By contributor
updated 3/16/2008 1:17:38 PM ET 2008-03-16T17:17:38

As the reality of a financially and emotionally draining Democratic race set in, former Sen. Bill Bradley, D-N.J., and Rep. Nita Lowey, D-N.Y., attempted to steer the conversation away from the week’s dominating race and gender controversies while appearing on "Meet the Press."

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Lowey, a Clinton supporter, and Bradley, an Obama backer, both hewed closely to messages that implored party loyalists to rise above party infighting and prioritize the long-term goal of winning the general election against presumed Republican nominee John McCain. Conceding that there was not much difference between Obama and Clinton on key issues like health care, Lowey called for “voters to realize there will be a change in their lives as a result of a Democratic presidency.”  Bradley concurred, saying, “The differences between Republicans and Democrats is much greater than any difference between Hillary Clinton and Barack Obama.”

Both Lowey and Bradley beseeched host Tim Russert and voters alike to drop issues like former vice presidential candidate Geraldine Ferraro’s incendiary comments in support of Clinton (“I really think they are attacking me because I’m white”), as well as recently uncovered footage of Obama supporter the Rev. Jeremiah White making inflammatory race-baiting sermons.  “What more can you do except condemn these statements and move on?” asked Bradley, whose sentiments were echoed by Lowey.

There seemed to be no resolution on the horizon for the issue of re-voting in Florida and Michigan, states that held primaries in January against the rules set out by the Democratic National Committee.  Lowey, in keeping with Clinton campaign rhetoric, continued to refer to those races as ones already won by Clinton, but open to re-voting.  Bradley put forth the argument that Michigan and Florida made an informed decision to move up the primaries at the cost of losing their delegate seats, and they should now live with the consequences rather than be put in the position to determine the overall outcome of the race.  “Rules are rules,” Bradley claimed, when Russert suggested that such an attitude may disenfranchise voters.  Lowey countered that because of McCain’s strength in the state, Florida was too important to the general election to discount the Democratic voters’ preference.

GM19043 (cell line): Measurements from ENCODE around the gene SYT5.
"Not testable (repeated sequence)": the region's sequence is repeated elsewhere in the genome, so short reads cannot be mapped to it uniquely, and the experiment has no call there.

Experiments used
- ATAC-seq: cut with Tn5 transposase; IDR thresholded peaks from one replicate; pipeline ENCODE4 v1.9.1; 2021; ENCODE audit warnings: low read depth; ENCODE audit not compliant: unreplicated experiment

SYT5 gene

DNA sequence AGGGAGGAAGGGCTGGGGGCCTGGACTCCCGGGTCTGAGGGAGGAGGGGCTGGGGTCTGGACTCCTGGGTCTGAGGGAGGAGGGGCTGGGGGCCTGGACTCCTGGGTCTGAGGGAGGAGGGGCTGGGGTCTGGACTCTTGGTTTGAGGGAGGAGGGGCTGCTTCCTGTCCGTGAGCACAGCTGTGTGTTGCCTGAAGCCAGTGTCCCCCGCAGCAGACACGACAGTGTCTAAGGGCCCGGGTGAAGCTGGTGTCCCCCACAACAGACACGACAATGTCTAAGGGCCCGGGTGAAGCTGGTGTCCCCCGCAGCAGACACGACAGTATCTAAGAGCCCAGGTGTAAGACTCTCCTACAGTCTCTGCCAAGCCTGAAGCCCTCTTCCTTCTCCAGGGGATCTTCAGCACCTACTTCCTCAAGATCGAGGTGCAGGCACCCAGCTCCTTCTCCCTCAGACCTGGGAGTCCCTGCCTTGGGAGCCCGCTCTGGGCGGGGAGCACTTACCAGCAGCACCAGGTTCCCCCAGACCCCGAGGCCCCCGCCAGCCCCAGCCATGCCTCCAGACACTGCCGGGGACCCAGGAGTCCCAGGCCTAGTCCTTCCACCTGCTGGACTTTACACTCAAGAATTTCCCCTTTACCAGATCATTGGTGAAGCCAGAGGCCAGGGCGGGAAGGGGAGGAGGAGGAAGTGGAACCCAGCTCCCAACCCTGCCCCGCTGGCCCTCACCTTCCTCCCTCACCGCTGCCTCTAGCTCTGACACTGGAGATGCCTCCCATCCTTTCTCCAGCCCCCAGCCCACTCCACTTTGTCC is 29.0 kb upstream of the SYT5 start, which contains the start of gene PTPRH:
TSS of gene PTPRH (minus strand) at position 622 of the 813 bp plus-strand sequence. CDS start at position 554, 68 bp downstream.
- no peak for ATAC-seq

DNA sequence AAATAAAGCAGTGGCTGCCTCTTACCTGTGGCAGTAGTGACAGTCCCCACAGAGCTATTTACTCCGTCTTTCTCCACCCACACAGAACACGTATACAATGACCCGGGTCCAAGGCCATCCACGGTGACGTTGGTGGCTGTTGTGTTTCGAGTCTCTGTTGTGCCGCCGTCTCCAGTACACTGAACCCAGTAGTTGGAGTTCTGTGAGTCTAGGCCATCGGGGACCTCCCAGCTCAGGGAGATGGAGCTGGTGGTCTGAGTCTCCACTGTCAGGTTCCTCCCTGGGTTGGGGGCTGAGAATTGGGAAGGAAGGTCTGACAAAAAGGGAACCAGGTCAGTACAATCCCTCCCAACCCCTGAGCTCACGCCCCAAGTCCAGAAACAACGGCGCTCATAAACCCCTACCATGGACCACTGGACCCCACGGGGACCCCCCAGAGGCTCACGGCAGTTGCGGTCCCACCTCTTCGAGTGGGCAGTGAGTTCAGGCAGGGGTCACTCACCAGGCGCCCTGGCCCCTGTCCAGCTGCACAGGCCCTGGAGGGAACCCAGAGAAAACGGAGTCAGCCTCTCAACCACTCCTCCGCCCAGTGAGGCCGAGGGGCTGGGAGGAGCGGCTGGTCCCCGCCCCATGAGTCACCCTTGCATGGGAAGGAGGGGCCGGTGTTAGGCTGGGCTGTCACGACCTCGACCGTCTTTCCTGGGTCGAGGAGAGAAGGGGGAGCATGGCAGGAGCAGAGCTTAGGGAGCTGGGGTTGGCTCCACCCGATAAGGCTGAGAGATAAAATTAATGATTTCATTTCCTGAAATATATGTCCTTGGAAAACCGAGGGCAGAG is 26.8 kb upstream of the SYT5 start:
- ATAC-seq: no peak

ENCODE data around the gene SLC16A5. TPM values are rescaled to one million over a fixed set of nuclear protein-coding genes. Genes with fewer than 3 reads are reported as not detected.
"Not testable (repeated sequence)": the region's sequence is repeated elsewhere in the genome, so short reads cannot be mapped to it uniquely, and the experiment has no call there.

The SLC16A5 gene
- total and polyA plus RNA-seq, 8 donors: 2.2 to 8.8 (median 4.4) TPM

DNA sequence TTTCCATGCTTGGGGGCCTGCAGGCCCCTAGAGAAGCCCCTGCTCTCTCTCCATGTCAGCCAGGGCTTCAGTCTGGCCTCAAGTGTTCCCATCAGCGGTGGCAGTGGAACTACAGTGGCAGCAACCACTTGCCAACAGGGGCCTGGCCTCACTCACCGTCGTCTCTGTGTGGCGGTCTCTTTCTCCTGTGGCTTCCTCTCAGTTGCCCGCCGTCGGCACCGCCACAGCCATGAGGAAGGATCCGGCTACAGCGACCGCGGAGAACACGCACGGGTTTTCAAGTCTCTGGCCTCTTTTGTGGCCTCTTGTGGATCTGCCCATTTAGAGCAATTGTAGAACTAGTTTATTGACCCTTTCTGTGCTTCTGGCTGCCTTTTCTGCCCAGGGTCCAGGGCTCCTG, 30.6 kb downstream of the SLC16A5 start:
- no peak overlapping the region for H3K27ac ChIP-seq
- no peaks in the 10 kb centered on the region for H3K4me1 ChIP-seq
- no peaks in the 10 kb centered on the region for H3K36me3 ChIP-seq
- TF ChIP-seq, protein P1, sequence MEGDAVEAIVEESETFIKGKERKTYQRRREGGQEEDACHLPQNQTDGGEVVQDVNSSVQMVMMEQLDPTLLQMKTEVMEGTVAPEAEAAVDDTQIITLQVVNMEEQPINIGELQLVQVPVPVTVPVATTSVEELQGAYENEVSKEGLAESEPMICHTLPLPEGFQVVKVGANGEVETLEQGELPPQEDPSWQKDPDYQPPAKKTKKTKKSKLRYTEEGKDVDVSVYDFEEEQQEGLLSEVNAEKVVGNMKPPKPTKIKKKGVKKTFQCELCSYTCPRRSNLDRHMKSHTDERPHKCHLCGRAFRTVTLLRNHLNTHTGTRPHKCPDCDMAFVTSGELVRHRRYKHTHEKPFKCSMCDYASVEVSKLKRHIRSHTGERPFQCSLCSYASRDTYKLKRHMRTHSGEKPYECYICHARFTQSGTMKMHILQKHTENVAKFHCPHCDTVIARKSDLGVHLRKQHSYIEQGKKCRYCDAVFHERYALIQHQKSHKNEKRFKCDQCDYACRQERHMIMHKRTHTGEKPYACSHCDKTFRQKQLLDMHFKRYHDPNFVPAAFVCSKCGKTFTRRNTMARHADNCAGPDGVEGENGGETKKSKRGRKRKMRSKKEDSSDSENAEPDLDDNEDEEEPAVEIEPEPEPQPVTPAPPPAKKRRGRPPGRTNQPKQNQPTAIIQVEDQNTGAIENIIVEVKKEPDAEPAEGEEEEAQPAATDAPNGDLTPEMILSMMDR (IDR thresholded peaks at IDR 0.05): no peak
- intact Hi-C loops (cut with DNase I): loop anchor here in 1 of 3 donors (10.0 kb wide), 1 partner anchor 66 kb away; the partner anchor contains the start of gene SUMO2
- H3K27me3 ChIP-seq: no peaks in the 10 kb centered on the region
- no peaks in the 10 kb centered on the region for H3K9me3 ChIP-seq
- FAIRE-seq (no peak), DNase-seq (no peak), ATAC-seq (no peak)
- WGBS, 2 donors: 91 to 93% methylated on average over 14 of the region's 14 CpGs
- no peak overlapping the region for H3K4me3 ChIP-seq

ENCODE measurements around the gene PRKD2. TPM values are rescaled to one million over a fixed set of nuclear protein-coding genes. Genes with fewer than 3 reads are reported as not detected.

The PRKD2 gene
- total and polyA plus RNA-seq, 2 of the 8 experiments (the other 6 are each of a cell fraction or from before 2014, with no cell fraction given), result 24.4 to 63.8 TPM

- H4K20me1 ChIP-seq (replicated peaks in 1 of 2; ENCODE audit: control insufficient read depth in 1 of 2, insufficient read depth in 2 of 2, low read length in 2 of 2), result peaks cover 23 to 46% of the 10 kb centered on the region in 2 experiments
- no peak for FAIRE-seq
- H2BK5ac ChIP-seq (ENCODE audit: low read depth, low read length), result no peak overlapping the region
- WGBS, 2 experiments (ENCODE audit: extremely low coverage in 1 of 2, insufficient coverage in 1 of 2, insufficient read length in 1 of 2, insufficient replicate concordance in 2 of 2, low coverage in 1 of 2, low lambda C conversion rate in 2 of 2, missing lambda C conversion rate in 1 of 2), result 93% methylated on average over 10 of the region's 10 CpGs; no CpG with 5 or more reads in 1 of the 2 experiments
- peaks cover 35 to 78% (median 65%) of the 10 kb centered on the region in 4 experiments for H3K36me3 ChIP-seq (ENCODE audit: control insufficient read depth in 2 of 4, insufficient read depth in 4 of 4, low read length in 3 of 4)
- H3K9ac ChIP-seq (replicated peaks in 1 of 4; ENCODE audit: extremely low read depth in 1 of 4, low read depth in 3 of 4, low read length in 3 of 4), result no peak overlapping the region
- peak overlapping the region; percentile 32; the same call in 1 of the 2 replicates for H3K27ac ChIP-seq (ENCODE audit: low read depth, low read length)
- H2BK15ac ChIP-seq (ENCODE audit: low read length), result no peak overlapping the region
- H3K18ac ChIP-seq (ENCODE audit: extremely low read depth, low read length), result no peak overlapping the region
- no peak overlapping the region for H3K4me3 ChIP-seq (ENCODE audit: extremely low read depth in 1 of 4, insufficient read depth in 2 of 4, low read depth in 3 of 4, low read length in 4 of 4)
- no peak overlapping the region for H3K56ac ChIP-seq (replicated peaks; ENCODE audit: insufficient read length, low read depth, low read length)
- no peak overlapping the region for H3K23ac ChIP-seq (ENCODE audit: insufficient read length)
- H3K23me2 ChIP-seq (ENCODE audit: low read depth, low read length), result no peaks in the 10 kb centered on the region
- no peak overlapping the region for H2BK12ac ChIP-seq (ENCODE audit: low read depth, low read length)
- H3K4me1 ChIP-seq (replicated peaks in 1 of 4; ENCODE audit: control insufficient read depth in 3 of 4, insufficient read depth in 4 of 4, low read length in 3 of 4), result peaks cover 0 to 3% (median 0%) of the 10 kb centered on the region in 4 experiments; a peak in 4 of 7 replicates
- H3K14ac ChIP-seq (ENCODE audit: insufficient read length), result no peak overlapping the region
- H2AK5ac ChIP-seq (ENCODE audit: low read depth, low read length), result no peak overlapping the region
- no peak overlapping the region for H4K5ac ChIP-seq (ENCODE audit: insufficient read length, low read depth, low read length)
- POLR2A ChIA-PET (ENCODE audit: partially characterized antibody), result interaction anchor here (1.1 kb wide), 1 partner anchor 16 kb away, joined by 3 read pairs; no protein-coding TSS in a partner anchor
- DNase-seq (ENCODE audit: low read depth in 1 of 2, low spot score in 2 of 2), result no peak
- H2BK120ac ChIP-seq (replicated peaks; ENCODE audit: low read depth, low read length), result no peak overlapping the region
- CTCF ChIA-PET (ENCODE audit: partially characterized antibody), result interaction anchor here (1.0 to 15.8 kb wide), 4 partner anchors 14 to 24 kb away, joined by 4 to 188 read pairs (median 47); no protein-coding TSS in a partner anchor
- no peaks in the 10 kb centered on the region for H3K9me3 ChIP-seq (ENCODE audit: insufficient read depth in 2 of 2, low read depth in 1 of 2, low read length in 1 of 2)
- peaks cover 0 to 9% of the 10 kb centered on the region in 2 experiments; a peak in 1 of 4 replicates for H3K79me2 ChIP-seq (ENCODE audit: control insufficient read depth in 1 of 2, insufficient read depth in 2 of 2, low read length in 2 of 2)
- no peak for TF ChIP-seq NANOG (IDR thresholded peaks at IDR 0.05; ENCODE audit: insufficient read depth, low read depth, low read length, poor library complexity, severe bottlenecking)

The debate continued on the role of superdelegates, with Lowey attempting to convince wavering supporters that superdelegates bore the big-picture responsibility of defying a seated majority of delegates if it meant winning the November election. “The superdelegates have to look at large states like Florida, Texas, Michigan and Ohio and make a decision based on who can win.”  With Obama in the lead in delegates, votes, and states won, Bradley pointed out that Clinton would have to win more than 60 percent of the delegates left.  “Some early superdelegates endorsed Hillary Clinton as the presumptive nominee, but then their districts went for Barack Obama,” he said.  “Those superdelegates face decisions about what’s good for the country, the party, and what’s good for themselves.… Do they really want to go against a district that is overwhelmingly for Obama?” 

Speaking with a finality that belies the reality of a race that continues to tighten, Bradley proclaimed, “At the end of the day, if [Obama] has more pledged delegates, he should get the nomination.”


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